Alumni Buildings Photographs

Carlisle Hall memories

Opened in 1912, the James H. Carlisle Memorial Hall was the college’s first large residence hall.  Before Carlisle Hall, most students had to find places to live off campus.  Fir the college’s first sixty years, students either lived in the village or they boarded with the professors who lived on campus (Imagine that – living with your professor!).  Some students lived in unused rooms in Main Building, and some lived in Alumni Hall – the building that now houses the Admission and Financial Aid offices.  Carlisle Hall was paid for by donations from Spartanburg citizens and cost about $55,000.

The following story from The Journal tells of the opening of the residence hall:

Every student in College is pleased with the new dormitory.  Only Freshmen and Sophomores are accommodated, but the boys from the two upper classes were anxious to get rooms in it.  Every convenience is furnished – electric lights, steam heat, bath rooms – everything is handy and comfortable.  One hundred and fifty-five boys room in the building and one hundred and eighty take meals in the dining hall.  There is no faculty restriction whatever over the boys.  Each student is placed on his honor as a man to act as such.  The dormitory students elected a president, Mr. G. H. Hodges, the only HodgesghSenior in the building.  He is assisted by an executive committee and nine monitors.
The duty of each monitor is to report to the president any misconduct that happens on the floor assigned to him.  The matter is then looked into by the president and the executive committee and turned over to the Faculty.  So far this system of student government has been carried out with much better success than the Faculty management could ever attain.  The boys are brought into closer touch with each other.  They know and are known, which is one of the finest things of a dormitory life.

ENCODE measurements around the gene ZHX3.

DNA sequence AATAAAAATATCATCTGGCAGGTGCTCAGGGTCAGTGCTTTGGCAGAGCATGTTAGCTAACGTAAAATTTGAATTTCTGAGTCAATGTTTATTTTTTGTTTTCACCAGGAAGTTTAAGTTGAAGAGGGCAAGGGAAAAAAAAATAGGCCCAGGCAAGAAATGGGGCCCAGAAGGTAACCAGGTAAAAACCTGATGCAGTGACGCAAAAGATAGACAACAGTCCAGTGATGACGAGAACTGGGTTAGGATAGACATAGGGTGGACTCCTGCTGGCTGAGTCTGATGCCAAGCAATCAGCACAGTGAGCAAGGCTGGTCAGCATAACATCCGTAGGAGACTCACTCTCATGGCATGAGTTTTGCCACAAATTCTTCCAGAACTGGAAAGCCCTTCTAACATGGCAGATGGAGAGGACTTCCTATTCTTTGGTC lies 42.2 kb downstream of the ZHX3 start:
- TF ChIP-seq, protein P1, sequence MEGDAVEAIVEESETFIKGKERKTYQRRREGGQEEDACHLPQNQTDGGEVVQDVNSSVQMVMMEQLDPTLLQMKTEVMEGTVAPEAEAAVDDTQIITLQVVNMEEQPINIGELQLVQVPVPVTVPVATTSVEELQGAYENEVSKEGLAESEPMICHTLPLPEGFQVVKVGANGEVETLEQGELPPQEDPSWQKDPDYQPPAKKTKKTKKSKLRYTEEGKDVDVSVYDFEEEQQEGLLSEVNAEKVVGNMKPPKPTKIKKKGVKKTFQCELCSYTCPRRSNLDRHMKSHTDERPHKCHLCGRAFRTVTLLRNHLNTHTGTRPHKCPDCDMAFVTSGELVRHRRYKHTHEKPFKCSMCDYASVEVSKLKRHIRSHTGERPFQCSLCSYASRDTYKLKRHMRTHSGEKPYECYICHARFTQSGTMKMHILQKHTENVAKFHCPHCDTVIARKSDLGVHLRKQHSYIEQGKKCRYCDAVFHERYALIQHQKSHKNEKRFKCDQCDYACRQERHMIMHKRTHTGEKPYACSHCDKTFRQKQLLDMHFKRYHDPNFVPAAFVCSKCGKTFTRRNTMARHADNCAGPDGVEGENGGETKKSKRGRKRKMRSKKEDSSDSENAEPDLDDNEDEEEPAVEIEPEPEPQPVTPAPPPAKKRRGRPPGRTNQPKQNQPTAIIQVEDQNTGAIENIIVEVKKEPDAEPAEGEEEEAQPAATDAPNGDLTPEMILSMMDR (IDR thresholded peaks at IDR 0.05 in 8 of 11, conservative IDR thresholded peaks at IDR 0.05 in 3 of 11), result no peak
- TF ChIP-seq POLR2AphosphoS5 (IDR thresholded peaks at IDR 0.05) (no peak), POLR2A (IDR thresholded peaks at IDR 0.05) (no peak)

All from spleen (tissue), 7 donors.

Mr. D. L. Betts, a graduate of 1910 who has been teaching in the Carlisle Fitting School since he finished college, superintends everything in connection with the dormitory.  Mr. Betts is characterized by a business ability that will mean success in the affairs of the Carlisle Hall.

Carlisle Hall remained in use as a residence until the late 1960s.  After the last students moved out, it served as a home for various campus offices.  In its early years, the Wofford Theatre Workshop was housed there.

The college demolished Carlisle Hall in May 1981.  A newspaper account of the building’s demolition included reminiscences from several alumni, including ninety-two year old George H. Hodges ‘13, a retired Methodist minister living in Spartanburg, the senior in 1912 who had been the first president of the dormitory.Cornerstone

Photos (click on each for a larger image in a pop-up window) George H. Hodges ’13 as a senior; Carlisle Hall in the early 1950s; students with a banner on the roof of the residence hall’s portico, the cornerstone being removed in 1981.